It’s one of Scotland’s greatest cultural institutions – with a ridiculously simple principle. 

Combining cutting-edge theatre, a particularly delectable Scotch pie and a pint of something strong – or soft – is sure to satisfy even the most discerning of audiences. 

But two decades since its inception, thanks to the genius idea from David MacLennan, Òran Mór’s A Play, a Pie and a Pint has become the must-see event at lunchtime in Glasgow’s West End. 

Of course, lunchtime theatre has been an important part of Scotland’s cultural makeup for decades, so it’s important that this hugely valued institution can continue to thrive in the present day.

PPP delights audiences weekly with offerings ranging from music-hall variety to cutting takedowns of the world we live in today. The opportunity to commission Scottish artists, as well as this from across the world stage, allows the predominantly Glaswegian audience to connect with new artists and tried and tested stalwarts in equal measure.

The PPP panto – now a twice-annual affair because of phenomenal demand – tickles the ribs of summer and winter audiences with song and story. Deep down everyone loves a pantomime, and the occasional expletive-laden song make for particularly riotous lunchtimes.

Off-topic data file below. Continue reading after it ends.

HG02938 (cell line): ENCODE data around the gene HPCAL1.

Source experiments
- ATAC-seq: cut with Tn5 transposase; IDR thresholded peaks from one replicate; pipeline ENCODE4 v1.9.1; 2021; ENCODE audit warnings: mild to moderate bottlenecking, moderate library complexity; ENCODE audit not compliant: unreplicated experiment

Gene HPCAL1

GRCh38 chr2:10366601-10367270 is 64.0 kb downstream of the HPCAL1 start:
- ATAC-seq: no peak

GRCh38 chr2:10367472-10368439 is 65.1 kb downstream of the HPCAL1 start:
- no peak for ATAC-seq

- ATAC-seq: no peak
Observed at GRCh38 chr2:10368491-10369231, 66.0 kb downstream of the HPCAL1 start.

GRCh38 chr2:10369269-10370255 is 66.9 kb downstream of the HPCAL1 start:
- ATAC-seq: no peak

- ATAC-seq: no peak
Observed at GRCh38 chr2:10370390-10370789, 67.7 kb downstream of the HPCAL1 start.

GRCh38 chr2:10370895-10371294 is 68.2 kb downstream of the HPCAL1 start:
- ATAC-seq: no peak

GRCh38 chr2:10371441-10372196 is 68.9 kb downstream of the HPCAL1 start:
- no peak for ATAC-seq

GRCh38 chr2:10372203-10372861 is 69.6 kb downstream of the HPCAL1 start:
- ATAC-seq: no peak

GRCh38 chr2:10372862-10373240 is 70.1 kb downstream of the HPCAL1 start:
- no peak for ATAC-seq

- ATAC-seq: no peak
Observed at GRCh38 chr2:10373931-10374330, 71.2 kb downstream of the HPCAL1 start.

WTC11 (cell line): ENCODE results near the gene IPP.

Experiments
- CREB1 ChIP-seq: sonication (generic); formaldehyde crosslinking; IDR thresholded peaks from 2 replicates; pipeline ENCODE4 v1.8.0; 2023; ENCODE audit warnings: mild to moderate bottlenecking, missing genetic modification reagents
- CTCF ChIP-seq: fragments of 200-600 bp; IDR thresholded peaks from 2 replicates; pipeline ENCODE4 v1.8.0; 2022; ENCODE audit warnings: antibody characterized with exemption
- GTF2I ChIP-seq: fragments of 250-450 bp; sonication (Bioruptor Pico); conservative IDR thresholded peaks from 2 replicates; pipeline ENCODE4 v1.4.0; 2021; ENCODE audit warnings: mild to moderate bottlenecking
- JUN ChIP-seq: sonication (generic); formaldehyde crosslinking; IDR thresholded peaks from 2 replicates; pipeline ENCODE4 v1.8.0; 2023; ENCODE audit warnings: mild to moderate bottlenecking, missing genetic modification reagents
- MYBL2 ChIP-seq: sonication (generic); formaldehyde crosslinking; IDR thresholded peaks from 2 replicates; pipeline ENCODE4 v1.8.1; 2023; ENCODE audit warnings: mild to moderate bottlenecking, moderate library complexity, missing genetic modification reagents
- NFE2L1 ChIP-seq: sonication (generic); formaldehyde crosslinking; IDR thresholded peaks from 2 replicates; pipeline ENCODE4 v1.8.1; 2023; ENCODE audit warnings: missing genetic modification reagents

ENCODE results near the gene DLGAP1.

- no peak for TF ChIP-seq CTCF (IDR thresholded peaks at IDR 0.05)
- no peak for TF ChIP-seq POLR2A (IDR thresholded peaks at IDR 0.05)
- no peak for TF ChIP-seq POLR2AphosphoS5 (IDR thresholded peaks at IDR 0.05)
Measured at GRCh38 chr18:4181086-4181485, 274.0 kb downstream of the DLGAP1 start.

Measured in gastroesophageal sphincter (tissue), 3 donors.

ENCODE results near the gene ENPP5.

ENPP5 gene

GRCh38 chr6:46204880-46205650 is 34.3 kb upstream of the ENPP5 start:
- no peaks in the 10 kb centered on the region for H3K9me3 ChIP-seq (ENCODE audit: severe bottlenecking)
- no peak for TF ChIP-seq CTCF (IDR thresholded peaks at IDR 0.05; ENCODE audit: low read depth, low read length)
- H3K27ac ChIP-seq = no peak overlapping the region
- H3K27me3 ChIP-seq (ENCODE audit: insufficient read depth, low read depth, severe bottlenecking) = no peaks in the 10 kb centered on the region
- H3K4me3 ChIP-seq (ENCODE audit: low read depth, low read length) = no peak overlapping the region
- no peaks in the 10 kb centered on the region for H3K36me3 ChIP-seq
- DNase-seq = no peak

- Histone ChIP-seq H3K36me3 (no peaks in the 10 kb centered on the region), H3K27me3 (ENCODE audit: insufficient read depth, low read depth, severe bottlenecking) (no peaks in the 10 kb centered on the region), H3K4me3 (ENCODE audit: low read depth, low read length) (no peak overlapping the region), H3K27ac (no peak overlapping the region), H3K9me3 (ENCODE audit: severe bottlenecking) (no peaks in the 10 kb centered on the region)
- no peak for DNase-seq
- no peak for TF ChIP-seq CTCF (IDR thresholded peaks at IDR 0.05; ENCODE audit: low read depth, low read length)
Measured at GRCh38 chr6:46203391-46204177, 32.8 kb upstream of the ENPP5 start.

Those who attend the Òran Mór regularly will have noticed the recent addition of camera crew at selected performances. In a brilliant move by the channel, BBC Scotland has been broadcasting a selection from this year’s season – and so far the gamble has paid off.

The series started with Chic Murray: A Funny Place for a Window, with the inimitable Dave Anderson in the title role. The three-strong cast did a stellar job in relaying the life and struggles of the hugely successful comic.

Most notably, Dave Anderson personifies the dead-pan humour of Murray to a tee – and the genius retelling of the Blackpool wedding would have been worth the admission price alone.

I was delighted about this particular production’s broadcast given I had missed just about every opportunity to see it, both at Òran Mór and on tour.

Of course, you can’t beat there in person – the hum of excited chatter as you walk down steps into the basement venue; the smell of the pies and the well-stocked bar.

Nonetheless, opening up the experience to audiences who might not otherwise go is a great way of showcasing just how vibrant Scotland’s theatre scene is. 

Elaine C Smith’s recent turn in Ida Tamson was a stunning example of huge stars who are still so keen to be part of PPP.

Then Toy Plastic Chicken explored racism, duty and love – written by playwright and nurse Uma Nada-Rajah from Kirk Newton.

The surprise of not knowing what you’re going to see is a real delight. 

Thanks to the BBC showcasing just a snippet of the season, there’s hope that PPP has a long and vibrant future ahead of it. 

So while the news headlines might send us all to early graves, a trip to Òran Mór might be just the tonic to escape reality for a brief moment! 

Originally published in The Scots Independent newspaper